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Diabetes and Dental Care

Published: 12/12/22 11:10 am
By Hope Warshaw

Having diabetes along with years of high glucose levels can cause problems with your teeth and gums. Learn why dental problems may occur, what to do about them, and how to prevent them. 

People with diabetes, particularly those who over time have higher than recommended blood glucose levels, are at greater risk of developing dental problems, most commonly gum disease and loss of teeth.

Here is a list of daily self-care actions that can help keep teeth and gums healthy, as well as guidance on when and how often to seek dental care. 

Basics of diabetes-related dental problems

Simply having diabetes does not set you up for dental problems; it’s having elevated glucose levels over time that sets the potential for dental problems into motion. As is the case with other long-term diabetes complications where one problem can lead to another in the absence of glucose management, preventive self-care, and regular checkups, the same is true for tooth and gum problems. 

Higher blood glucose levels can decrease the amount of saliva in your mouth and change its contents. Saliva, the fluid that keeps the mouth moist, is produced in the salivary glands located in and around the mouth. Saliva helps you chew and swallow foods and beverages, and helps prevent damage to the teeth and gums from harmful bacteria. 

High glucose levels feed harmful bacteria that form an unhealthy coating on teeth. This coating is plaque, which can cause cavities and gum irritation because it builds up on the teeth near the gum line. If you don’t remove this plaque with regular brushing and dental cleanings, it hardens into tartar. And if this build-up of tartar is not removed with regular dental cleanings, it will eventually lead to gum disease. 

Common dental problems with diabetes

  • Cavities are areas of decay on the surface of teeth that lead to tiny openings in the tooth. It is the most common dental problem. To prevent the openings from growing, cavities should be cleaned out and filled with a material that hardens.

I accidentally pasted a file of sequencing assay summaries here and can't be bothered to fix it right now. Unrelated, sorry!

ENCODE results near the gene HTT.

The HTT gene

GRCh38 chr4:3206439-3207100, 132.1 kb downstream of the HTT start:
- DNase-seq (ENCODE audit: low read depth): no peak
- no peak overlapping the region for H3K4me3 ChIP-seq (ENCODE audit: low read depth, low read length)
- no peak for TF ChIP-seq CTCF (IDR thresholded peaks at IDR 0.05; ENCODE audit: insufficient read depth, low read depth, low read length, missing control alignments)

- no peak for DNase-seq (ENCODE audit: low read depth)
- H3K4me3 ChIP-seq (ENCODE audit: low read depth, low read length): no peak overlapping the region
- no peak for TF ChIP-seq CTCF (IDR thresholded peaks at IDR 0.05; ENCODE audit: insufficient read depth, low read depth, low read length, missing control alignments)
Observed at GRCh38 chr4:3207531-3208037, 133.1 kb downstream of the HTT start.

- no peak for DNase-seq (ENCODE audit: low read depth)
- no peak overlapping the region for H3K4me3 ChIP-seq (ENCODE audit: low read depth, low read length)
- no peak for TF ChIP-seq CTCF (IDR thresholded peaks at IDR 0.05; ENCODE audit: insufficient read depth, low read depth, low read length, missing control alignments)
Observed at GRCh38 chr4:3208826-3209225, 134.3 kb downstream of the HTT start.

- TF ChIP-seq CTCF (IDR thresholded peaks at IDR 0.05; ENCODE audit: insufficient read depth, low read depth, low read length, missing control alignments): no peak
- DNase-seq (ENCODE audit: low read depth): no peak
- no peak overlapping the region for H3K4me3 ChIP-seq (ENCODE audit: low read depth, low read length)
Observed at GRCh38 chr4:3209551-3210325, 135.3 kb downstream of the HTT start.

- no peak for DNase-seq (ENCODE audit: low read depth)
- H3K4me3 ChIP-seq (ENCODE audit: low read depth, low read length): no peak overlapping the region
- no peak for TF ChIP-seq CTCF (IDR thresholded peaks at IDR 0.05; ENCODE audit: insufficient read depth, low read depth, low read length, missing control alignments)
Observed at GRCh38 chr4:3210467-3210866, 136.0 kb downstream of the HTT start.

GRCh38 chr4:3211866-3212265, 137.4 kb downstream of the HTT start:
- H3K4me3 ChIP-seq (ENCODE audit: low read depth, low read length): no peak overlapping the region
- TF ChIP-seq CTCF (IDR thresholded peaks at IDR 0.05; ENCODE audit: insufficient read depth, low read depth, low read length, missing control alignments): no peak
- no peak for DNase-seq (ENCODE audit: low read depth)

• Gum disease, also referred to as periodontal disease, is the most concerning dental problem seen in people with diabetes. The first stage is inflamed gums, also known as gingivitis or inflammation. It develops due to the buildup of plaque and tartar at the gum line. The gums may become noticeably red and swollen, and may bleed easily. If left untreated, gingivitis can progress to periodontitis. This is an infection of the gums and bones, which if left untreated, can cause teeth to loosen. To learn more about the different stages of periodontal disease, click here.  

  • Dry mouth can be caused by high glucose levels, as well as certain medications and stress. Simple self-care strategies to manage dry mouth are: staying hydrated by drinking water or other sugar-free liquids, chewing sugarless gum or using lozenges, and maintaining good dental care (see below).  

  • Thrush is a fungal infection that causes painful, creamy white patches on the tongue or inner cheeks of the mouth. Thrush is also called oral candidiasis. High blood glucose levels can lead to excess sugar in the saliva, creating an ideal environment for this fungus to thrive. 

  • Burning mouth syndrome is a scalding or tingling feeling in the mouth that may also be accompanied by numbness, dry mouth, or altered sense of taste. This can be challenging to diagnose.       

Signs and symptoms of dental problems

  • Gums that appear red and swollen or are bleeding

  • Gums that appear to be pulling away from teeth (referred to as receding gums) 

  • Loose teeth

  • Spaces between teeth that increase in size

  • Dry mouth (could be a sign of high glucose levels and new-onset diabetes) 

  • Bad breath not improved by regularly brushing teeth

How to prevent diabetes-related dental problems

As is true for the prevention or delay of most diabetes-related problems, there are actions to take daily to prevent dental problems, like doing daily dental care and keeping glucose, blood pressure, and lipids well managed. There are also actions to take annually or more frequently, if needed; these are to get preventive care and follow up for any problems.   

Daily actions 

  • Get and keep glucose levels in a desired target range. Good glucose management over time can help reduce the risk of or slow the progression of dental problems. Work with your diabetes health care providers to come up with glucose targets that are best for you. 

  • Brush teeth at least twice a day with fluoride toothpaste. Better yet, brush your teeth after every time you eat. Use a toothbrush with soft bristles.

  • Floss teeth at least once a day. Flossing more often or after every time you eat is better.